Nada Youssef:   Sure. And maybe get some foot massages on the weekends here and there.

Dr. Botek:  Can't hurt. Can't hurt.

Nada Youssef:   Thank you so much for your time today. Thank you.

Dr. Botek:  Yeah, you're welcome.

Nada Youssef:   And to schedule an appointment with a foot and ankle specialist, you can call 866-275-7496. Thanks again to everybody listening. Hope you enjoyed this podcast. To listen to more of our Health Essentials podcasts from Cleveland Clinic experts, make sure you go to clevelandclinic.org/hepodcast, or you can subscribe on iTunes. And for more health tips, news and information from Cleveland Clinic, make sure you're following us on Facebook, Twitter, SnapChat and Instagram at ClevelandClinic, just one word. Thank you, we'll see you again next time.

Cleveland Clinic Health Essentials Podcast
health essentials podcasts

Cleveland Clinic Health Essentials Podcast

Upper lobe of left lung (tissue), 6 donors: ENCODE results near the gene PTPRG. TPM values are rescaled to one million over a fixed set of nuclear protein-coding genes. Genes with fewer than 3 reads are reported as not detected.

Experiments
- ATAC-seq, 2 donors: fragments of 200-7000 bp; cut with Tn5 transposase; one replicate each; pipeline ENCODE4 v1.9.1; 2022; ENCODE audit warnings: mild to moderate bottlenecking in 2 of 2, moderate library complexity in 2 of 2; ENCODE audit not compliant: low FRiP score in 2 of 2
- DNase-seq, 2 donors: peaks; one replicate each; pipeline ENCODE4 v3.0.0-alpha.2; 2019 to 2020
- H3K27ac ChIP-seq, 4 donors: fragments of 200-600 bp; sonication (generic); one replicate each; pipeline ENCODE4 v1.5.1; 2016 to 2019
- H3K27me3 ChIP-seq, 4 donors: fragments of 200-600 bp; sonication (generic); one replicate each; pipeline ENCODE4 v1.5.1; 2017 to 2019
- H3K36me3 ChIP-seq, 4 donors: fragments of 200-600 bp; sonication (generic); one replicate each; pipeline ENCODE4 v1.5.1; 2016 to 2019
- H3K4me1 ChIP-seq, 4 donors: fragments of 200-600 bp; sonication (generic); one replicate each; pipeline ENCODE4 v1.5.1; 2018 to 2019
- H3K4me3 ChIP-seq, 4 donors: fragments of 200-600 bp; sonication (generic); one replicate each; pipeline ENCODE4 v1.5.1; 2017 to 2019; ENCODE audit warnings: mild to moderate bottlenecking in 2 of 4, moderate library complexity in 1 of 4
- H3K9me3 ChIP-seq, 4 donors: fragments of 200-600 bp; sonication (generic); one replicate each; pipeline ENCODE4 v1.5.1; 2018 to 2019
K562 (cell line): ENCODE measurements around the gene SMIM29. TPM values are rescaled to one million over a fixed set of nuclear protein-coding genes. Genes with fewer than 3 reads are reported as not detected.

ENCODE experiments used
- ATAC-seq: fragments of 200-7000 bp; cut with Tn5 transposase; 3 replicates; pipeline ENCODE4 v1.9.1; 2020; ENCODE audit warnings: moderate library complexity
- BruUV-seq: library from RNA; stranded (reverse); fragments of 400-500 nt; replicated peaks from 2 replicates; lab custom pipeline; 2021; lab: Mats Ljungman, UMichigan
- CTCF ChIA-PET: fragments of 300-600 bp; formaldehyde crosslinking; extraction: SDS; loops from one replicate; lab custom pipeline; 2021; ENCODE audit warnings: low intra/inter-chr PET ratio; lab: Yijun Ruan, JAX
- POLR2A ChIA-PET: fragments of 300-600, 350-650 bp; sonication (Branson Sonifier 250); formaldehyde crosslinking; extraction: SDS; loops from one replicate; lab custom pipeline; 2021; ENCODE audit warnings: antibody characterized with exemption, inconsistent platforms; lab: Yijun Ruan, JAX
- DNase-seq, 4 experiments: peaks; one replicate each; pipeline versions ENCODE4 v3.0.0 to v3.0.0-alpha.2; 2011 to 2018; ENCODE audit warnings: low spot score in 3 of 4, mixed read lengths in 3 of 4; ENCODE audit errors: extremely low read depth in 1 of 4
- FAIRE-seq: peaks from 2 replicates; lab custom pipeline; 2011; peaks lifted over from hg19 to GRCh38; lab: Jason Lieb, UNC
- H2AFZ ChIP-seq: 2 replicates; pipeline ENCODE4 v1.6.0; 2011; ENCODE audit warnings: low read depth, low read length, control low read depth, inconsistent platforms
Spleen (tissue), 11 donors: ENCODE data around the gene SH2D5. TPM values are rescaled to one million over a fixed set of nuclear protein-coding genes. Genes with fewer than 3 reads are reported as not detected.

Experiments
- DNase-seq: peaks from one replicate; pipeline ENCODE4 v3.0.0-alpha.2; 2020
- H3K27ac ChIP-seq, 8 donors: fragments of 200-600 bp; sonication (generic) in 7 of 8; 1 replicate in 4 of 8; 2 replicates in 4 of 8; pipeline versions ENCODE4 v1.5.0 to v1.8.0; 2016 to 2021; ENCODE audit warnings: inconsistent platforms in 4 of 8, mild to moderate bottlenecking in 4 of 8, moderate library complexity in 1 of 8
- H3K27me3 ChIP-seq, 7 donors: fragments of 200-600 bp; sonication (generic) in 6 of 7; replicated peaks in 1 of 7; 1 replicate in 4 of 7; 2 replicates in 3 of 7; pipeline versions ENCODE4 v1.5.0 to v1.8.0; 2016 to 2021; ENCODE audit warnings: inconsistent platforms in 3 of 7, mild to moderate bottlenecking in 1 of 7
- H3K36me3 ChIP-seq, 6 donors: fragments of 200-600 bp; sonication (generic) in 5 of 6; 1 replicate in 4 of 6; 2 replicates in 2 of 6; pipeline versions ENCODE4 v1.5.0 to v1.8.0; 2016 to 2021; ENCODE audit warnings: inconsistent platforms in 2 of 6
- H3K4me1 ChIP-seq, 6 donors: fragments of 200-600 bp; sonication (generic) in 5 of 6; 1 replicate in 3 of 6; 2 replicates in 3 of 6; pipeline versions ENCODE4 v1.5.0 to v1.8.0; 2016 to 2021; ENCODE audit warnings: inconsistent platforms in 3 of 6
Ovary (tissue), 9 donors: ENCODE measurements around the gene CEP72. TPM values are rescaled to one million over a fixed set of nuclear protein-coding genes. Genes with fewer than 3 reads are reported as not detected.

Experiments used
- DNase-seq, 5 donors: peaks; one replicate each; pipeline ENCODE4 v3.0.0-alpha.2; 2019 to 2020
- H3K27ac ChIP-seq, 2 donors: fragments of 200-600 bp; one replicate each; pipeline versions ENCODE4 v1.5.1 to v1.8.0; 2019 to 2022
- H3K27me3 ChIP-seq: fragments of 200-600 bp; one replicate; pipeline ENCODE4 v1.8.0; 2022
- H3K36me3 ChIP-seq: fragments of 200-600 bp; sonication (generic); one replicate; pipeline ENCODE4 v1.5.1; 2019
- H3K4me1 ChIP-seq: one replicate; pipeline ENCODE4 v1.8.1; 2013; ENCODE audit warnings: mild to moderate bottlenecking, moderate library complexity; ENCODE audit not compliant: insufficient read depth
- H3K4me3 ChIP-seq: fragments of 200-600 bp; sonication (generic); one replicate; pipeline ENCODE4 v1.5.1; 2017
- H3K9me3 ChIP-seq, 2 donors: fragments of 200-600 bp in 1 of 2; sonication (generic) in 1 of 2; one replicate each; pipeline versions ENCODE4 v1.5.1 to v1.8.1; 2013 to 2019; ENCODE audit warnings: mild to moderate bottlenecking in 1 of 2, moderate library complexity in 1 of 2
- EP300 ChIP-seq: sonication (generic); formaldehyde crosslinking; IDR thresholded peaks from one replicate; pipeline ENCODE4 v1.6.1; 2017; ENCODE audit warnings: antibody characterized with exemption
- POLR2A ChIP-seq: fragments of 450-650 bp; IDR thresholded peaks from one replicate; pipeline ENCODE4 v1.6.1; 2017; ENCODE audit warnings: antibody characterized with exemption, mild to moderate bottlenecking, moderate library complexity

Tune in for practical health advice from Cleveland Clinic experts. What's really the healthiest diet for you? How can you safely recover after a heart attack? Can you boost your immune system?

Cleveland Clinic is a nonprofit, multispecialty academic medical center and is ranked as one of the nation’s top hospitals by U.S. News & World Report. Our experts offer trusted advice on health, wellness and nutrition for the whole family.

Our podcasts are for informational purposes only and should not be relied upon as medical advice. They are not designed to replace a physician's medical assessment and medical judgment. Always consult first with your physician about anything related to your personal health.

More Cleveland Clinic Podcasts
Back to Top